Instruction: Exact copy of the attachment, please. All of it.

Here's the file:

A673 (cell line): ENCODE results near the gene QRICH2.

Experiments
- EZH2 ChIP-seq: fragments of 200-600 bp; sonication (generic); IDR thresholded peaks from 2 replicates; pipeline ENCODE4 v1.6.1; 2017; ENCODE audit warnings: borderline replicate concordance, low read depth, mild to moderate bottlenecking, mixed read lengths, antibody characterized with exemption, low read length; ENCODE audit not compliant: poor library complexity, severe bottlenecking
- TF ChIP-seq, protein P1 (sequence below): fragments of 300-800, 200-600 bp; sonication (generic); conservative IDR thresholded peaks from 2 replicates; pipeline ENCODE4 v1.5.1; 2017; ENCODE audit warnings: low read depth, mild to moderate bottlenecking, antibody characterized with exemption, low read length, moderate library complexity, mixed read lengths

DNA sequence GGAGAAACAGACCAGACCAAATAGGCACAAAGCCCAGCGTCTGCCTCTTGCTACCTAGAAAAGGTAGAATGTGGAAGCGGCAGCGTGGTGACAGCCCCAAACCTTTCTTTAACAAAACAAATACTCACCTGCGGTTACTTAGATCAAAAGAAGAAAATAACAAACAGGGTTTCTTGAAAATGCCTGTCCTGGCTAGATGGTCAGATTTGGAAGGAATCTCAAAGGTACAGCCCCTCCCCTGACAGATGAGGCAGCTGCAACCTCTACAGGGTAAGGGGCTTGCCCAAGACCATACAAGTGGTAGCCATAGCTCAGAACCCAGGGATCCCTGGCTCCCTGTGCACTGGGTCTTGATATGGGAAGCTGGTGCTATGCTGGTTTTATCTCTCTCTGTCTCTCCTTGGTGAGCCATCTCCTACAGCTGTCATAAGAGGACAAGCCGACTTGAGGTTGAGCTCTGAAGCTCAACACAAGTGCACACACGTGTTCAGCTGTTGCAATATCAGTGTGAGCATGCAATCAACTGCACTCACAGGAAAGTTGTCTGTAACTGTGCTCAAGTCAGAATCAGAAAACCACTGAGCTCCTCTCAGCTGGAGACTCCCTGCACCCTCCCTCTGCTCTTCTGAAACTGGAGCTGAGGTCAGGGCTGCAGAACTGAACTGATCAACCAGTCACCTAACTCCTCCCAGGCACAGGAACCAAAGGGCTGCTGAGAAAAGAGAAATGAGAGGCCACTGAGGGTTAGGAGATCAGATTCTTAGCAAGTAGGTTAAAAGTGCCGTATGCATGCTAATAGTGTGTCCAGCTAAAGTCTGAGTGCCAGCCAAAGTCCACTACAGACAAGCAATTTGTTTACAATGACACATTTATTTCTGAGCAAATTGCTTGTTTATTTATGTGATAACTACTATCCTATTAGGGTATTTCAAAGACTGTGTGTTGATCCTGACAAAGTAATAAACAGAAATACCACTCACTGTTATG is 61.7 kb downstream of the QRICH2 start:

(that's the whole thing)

A673 (cell line): ENCODE results near the gene QRICH2.

Experiments
- EZH2 ChIP-seq: fragments of 200-600 bp; sonication (generic); IDR thresholded peaks from 2 replicates; pipeline ENCODE4 v1.6.1; 2017; ENCODE audit warnings: borderline replicate concordance, low read depth, mild to moderate bottlenecking, mixed read lengths, antibody characterized with exemption, low read length; ENCODE audit not compliant: poor library complexity, severe bottlenecking
- TF ChIP-seq, protein P1 (sequence below): fragments of 300-800, 200-600 bp; sonication (generic); conservative IDR thresholded peaks from 2 replicates; pipeline ENCODE4 v1.5.1; 2017; ENCODE audit warnings: low read depth, mild to moderate bottlenecking, antibody characterized with exemption, low read length, moderate library complexity, mixed read lengths

DNA sequence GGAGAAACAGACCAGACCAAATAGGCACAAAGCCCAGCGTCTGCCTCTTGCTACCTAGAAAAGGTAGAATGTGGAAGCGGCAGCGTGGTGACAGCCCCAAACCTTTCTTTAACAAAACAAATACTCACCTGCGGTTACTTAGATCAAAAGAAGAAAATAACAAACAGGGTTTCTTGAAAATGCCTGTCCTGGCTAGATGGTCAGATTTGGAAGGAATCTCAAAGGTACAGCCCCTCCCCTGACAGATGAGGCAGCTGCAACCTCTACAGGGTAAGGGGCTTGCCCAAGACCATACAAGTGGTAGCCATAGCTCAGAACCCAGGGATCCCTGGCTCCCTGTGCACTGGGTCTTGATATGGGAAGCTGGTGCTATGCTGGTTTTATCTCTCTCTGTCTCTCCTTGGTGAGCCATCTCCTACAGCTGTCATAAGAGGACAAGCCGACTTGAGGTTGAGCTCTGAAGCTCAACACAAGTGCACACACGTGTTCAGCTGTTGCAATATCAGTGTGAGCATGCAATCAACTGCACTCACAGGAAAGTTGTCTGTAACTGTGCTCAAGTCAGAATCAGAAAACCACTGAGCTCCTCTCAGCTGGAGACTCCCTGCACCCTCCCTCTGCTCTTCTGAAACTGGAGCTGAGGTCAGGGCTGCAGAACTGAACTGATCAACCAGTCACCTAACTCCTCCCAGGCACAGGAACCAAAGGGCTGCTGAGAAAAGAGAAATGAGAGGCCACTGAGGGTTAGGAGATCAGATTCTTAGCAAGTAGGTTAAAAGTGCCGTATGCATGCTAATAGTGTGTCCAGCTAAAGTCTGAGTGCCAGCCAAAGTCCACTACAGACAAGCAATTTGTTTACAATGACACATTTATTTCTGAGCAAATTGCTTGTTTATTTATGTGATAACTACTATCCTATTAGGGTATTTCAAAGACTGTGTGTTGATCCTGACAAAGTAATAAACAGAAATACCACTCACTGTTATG is 61.7 kb downstream of the QRICH2 start: